Physical activity is vital for your health. Exercise helps you maintain a healthy weight and prevent chronic diseases ranging from heart disease to diabetes. The Physical Activity Guidelines for Americans recommend that adults get a minimum of 2.5 to 5 hours of moderate-intensity aerobic physical activity each week, or at least half that amount of vigorous-intensity activity.
Previous studies have found that a wide variety of leisure-time physical activities can provide health benefits. But these studies have largely been done in younger adults. And many did not track different levels of various types of activities.
To understand whether older adults benefit from various types of exercises, NIH researchers led by Dr. Eleanor Watts analyzed data from more than 272,000 participants in a national health survey. The participants were first surveyed in the mid-1990s. When they responded to a follow-up questionnaire between 2004 and 2005, they had an average age of 70.
The study captured information on health conditions, habits like smoking and alcohol use, socioeconomic status, and diet. It also recorded participation in seven different recreational activities. These were running or jogging, cycling (outdoors or on a stationary bike), swimming, other aerobic exercise (such as aerobics class or using exercise machines), racquet sports, golf, and walking.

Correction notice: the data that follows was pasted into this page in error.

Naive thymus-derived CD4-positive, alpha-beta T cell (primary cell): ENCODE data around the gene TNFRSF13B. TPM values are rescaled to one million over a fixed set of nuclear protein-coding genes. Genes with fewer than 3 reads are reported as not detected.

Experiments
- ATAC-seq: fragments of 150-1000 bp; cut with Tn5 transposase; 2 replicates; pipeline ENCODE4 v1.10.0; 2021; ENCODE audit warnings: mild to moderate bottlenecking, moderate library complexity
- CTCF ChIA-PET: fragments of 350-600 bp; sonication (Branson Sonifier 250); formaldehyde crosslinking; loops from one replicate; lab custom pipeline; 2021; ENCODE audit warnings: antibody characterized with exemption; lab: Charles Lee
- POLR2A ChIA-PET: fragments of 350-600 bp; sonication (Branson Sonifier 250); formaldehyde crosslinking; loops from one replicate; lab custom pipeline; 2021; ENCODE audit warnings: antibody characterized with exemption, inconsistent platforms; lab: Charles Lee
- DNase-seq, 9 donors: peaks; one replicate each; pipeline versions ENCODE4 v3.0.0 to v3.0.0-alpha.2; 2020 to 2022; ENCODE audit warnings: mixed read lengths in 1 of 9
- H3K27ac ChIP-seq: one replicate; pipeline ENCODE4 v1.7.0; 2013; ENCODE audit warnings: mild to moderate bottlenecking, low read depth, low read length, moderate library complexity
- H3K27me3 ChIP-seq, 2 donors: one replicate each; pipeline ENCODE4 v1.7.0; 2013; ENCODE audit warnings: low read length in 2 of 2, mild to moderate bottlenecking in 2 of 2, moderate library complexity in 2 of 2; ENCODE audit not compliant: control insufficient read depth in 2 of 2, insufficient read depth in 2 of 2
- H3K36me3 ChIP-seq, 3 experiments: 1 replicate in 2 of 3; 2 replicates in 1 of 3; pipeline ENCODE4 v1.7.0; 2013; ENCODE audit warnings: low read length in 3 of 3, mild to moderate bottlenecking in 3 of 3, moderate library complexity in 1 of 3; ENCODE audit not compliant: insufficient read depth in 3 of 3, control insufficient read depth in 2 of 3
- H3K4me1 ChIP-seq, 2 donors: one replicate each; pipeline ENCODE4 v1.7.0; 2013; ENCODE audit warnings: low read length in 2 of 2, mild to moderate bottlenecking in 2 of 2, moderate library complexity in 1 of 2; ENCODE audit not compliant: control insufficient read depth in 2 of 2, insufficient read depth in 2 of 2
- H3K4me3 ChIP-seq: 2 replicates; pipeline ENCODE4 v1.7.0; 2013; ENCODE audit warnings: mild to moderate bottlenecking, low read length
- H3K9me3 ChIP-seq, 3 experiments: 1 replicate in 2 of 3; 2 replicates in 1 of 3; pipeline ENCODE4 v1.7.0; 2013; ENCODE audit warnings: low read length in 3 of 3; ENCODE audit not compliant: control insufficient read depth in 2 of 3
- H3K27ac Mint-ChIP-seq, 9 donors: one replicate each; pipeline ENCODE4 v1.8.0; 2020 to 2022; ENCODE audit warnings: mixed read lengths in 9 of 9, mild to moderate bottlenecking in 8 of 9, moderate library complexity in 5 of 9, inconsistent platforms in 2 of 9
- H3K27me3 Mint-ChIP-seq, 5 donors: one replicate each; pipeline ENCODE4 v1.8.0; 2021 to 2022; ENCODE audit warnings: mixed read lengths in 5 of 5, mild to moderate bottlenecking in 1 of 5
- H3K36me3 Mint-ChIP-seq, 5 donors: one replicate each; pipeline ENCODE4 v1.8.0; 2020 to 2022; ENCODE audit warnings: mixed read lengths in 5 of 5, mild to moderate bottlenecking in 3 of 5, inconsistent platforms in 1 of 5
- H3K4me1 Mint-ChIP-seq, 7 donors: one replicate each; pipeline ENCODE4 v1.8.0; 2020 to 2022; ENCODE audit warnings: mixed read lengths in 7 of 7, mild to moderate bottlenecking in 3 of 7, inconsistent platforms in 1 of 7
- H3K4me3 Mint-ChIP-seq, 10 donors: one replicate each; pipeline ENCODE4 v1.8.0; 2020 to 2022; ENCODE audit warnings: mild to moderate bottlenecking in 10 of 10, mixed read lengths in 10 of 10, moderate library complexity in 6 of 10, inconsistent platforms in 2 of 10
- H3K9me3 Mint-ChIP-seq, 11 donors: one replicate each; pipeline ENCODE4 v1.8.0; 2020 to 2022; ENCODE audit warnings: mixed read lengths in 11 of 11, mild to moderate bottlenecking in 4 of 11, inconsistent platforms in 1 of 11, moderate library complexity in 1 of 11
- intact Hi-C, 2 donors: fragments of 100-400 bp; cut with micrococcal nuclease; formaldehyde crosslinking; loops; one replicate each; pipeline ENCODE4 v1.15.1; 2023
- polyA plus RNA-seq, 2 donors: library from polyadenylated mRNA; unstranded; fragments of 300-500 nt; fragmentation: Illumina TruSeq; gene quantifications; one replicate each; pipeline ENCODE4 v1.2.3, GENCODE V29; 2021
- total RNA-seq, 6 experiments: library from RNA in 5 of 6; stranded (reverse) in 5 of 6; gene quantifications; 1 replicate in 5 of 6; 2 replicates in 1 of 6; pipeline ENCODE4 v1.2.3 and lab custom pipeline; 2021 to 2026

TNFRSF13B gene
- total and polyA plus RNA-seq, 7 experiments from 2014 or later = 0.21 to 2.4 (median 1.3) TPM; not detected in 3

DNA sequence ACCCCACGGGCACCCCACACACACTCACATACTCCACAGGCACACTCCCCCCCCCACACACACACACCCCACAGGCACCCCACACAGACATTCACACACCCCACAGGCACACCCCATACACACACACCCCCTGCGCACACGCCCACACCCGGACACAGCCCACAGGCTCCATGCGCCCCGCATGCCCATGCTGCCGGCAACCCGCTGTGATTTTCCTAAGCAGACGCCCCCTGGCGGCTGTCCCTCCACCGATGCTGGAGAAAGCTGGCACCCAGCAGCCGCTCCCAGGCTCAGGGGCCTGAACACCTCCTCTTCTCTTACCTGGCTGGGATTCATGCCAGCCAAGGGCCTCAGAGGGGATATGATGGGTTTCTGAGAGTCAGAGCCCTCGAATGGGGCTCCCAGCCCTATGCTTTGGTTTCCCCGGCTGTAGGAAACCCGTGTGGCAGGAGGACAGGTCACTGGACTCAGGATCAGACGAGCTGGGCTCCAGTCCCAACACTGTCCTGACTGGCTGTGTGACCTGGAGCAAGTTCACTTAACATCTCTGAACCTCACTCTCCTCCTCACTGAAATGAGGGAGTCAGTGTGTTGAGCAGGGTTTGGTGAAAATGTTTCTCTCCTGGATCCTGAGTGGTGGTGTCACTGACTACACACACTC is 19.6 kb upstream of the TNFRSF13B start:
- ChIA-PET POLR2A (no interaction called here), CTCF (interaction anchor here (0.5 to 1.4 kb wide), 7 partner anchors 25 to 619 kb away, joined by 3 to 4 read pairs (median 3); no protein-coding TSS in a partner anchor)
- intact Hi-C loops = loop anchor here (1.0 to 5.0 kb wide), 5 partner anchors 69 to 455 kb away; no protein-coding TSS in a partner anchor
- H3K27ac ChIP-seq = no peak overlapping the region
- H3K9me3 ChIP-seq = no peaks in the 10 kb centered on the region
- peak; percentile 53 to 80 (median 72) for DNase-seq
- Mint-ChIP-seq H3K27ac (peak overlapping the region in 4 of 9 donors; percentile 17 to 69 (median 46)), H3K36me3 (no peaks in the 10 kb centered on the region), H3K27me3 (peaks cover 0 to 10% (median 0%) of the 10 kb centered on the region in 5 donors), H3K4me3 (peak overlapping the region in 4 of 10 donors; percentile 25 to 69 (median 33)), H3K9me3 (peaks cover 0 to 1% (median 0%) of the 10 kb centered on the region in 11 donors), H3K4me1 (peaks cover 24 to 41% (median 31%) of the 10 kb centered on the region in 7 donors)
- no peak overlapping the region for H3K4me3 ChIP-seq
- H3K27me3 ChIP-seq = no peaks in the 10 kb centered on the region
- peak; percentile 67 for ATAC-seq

The researchers examined the risk of death during the 12 years of the study. They compared reductions in that risk provided by different levels and different types of physical activity. Results were published on Aug. 24, 2022, in JAMA Network Open.
Among older adults who exercised regularly, walking was the most common activity. That was followed by other aerobic exercise, cycling, golf, swimming, running, and racquet sports. Older adults who participated in any combination of these activities but did not meet the recommendations in the physical activity guidelines had a 5% lower risk of death during the study then those who were inactive.
Those considered active — with at least the amount of aerobic activity recommended by the guidelines — had a 13% lower risk of death compared with inactive participants. Participation in racquet sports and running was associated with the greatest risk reductions, but all activities provided benefit.
The risk of death continued to decrease with additional activity beyond the recommended levels. But these returns diminished as activity increased to high and very high levels.
Running was associated with the greatest risk reduction for death from cancer. Racquet sports were associated with the greatest risk reduction for death from heart disease. However, people who got the recommended amount of exercise, regardless of activity, had a reduced risk of death from both cancer and heart disease.
“We found that all types of recreational activities that get people moving are associated with greater longevity,” Watts says. “So, the most important thing an inactive older adult can do to improve their health is find an activity that they enjoy and can stick with.”